Indigenous women are the backbone of indigenous peoples’ communities and play a crucial role in the preservation and transmission of traditional ancestral knowledge. They have an integral collective and community role as carers of natural resources and keepers of scientific knowledge. Many indigenous women are also taking the lead in the defense of indigenous peoples’ lands and territories and advocating for indigenous peoples’ collective rights worldwide.
However, despite the crucial role indigenous women play in their communities as breadwinners, caretakers, knowledge keepers, leaders and human rights defenders, they often suffer from intersecting levels of discrimination on the basis of gender, class, ethnicity and socioeconomic status.
Indigenous women particularly suffer high levels of poverty; low levels of education and illiteracy; limitations in the access to health, basic sanitation, credit and employment; limited participation in political life; and domestic and sexual violence. Besides, their right to self-determination, self-governance and control of resources and ancestral lands have been violated over centuries.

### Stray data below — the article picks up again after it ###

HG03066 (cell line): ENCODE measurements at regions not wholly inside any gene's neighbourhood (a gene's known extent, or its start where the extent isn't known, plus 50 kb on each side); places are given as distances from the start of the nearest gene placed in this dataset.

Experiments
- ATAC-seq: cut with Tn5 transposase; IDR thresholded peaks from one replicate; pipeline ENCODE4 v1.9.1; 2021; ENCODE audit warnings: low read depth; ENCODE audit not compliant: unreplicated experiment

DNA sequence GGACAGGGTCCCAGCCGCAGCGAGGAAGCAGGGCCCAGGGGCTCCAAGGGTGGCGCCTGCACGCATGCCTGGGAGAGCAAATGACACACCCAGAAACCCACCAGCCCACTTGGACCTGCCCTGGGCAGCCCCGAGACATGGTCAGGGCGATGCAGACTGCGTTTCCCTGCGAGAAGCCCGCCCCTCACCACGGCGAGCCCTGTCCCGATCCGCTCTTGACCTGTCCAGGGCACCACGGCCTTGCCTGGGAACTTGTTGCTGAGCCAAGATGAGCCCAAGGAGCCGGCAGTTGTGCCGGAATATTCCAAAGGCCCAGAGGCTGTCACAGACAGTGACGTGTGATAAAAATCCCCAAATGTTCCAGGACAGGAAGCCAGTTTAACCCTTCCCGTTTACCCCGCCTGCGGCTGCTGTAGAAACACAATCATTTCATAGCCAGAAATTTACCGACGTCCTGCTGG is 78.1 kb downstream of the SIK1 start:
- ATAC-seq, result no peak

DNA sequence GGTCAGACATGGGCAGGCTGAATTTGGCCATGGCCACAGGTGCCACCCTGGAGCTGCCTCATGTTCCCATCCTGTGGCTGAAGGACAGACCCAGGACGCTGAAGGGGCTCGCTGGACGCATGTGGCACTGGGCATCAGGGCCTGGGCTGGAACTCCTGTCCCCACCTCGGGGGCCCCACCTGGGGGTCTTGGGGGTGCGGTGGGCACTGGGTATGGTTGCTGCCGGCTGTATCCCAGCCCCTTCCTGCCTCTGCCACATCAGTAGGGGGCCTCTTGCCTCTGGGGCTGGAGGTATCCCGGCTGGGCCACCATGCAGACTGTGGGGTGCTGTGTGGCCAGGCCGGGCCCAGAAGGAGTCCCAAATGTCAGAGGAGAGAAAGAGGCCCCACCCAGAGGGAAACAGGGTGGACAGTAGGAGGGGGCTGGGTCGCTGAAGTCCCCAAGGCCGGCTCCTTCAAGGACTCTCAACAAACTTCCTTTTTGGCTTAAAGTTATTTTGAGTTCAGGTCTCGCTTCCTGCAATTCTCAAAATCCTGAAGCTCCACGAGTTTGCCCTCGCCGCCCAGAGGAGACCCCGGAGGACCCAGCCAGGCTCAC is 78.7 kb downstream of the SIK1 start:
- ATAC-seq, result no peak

Small but significant progress has been made by indigenous women in decision-making processes in some communities, achieving leadership in communal and national roles, and stood on the protest frontlines to defend their lands and the planet’s decreasing biodiversity. The reality, however, remains that indigenous women are widely under-represented, disproportionately negatively affected by decisions made on their behalf, and are too frequently the victims of multiple expressions of discrimination and violence.
Globally, 47% of all indigenous peoples in employment have no education, compared to 17% of their non-indigenous counterparts. This gap is even wider for women.
More than 86% of indigenous peoples globally work in the informal economy, compared to 66% for their non-indigenous counterparts
Indigenous peoples are nearly three times as likely to be living in extreme poverty compared to their non-indigenous counterparts.